Adams: Around this issue in general, most of what we do is research, essentially combating the current narrative that the administration has been putting forth. A lot of what we’ve been doing has been working towards allowing the faculty and the students to have a voice. But in terms of concretely how we do that a lot of it is fliers, showing up to meetings, it is reading articles, it is poring over the data and trying to establish a concrete and coherent narrative around what is going on.

Schulz: Matthew, anything to add to that?

Kolb: One of the important things about the student union is the way that it brings students from across the university together to advocate for themselves and for their peers. We’re able to bring in a bunch of decentralized information, centralize it and then distribute it to everybody in that organization. That’s one of the more important things that we have been doing was making sure that we’re informing our members and other students of these events going on, that they need to show up to, they need to ask questions, give comments, give their thoughts, tell administration, student government, the Board of Governors, how these recommendations are going to affect them.

Schulz: What do you feel has been the impact of organizing so far Matthew?

Kolb: I’m an undergraduate senior, this is my fourth year I’m going into right now. The three, four years I have been here, I have not seen a campus culture at WVU like I see it today. I fully believe that this student union has altered the way that students relate to each other, the way they relate to faculty and staff and how they understand the power dynamics at this university. We’re hoping that that cultural change is a permanent change at this campus.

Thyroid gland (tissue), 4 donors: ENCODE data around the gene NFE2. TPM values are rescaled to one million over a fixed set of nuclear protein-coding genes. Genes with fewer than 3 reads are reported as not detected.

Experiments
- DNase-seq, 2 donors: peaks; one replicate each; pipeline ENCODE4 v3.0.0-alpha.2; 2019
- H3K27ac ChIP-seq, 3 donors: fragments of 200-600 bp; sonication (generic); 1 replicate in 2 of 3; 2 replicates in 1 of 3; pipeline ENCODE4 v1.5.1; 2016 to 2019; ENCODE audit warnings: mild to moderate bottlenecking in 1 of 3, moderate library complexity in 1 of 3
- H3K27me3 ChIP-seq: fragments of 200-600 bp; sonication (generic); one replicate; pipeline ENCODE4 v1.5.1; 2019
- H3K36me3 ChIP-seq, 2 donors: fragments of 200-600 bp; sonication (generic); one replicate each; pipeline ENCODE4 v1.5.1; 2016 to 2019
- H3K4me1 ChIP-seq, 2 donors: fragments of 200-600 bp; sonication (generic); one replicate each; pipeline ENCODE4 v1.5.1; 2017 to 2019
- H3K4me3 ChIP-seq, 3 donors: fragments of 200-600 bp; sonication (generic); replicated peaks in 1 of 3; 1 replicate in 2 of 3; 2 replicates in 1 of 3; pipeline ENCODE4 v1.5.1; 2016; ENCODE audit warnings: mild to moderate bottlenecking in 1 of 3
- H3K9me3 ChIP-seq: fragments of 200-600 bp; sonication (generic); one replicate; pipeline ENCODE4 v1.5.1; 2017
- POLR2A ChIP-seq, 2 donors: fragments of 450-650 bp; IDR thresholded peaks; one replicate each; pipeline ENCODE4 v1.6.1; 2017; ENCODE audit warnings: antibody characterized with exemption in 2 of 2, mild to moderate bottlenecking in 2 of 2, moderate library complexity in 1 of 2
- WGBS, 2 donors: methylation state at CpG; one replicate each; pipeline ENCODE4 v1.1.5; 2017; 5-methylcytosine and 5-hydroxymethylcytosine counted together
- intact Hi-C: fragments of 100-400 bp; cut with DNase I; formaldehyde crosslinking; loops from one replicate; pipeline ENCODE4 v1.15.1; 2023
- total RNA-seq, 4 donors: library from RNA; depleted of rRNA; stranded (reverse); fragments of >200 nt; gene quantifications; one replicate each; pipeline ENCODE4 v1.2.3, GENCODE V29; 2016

Adams: Well, I would definitely agree with Matthew that the culture on the WVU campus has shifted dramatically, but we’ve also seen the faculty be emboldened significantly, and we’ve seen the relationship between the administration and the students and the faculty changed dramatically as the power imbalance has…it’s been pushing towards being more level. The administration is starting to get scared. We are concretely creating long term institutional power that will be able to affect change on campus and across our community. 

Schulz: More broadly, what other issues is the union concerned with, beyond the immediacy of the cuts, Matthew?

Kolb: There have been discussions about accessibility on campus to speaking about tuition, making sure that tuition is affordable. The cost of housing on campus, making sure you know that everybody in West Virginia has the opportunity to go to WVU. Making sure that college athletes are adequately compensated for their work. Discussions about holding administration accountable, holding the Board of Governors accountable, things of that nature. Especially right now, when the administration holds such power, building a sort of democratic power at the university that does not exist right now. But people have been trying to make it exist. We don’t want to try to make it exist, we want it to exist, and we’re going to make it exist.

Schulz: Do you feel like what your organization, what your union has done so far will have a meaningful impact come Friday?
Kolb: Friday will come and Friday will go. We may succeed, we may not. But what is maybe even more important is how our union succeeds at cementing itself as a legitimate and credible fighting force on this campus, for students and by students. So whenever the time comes that they might think about doing what they have done and are trying to do now, maybe they will think otherwise. Because they know that there will be a reaction from the students. They know that they can’t hide it like they used to, they know that they can’t peddle a narrative to the press like they used to, because the faculty, staff and students have been working to try to meet them where they’re at power wise with manufacturing a narrative, to make sure that our stories get out there, that our research gets out there so that everything people read is not just what the administration wants them to read.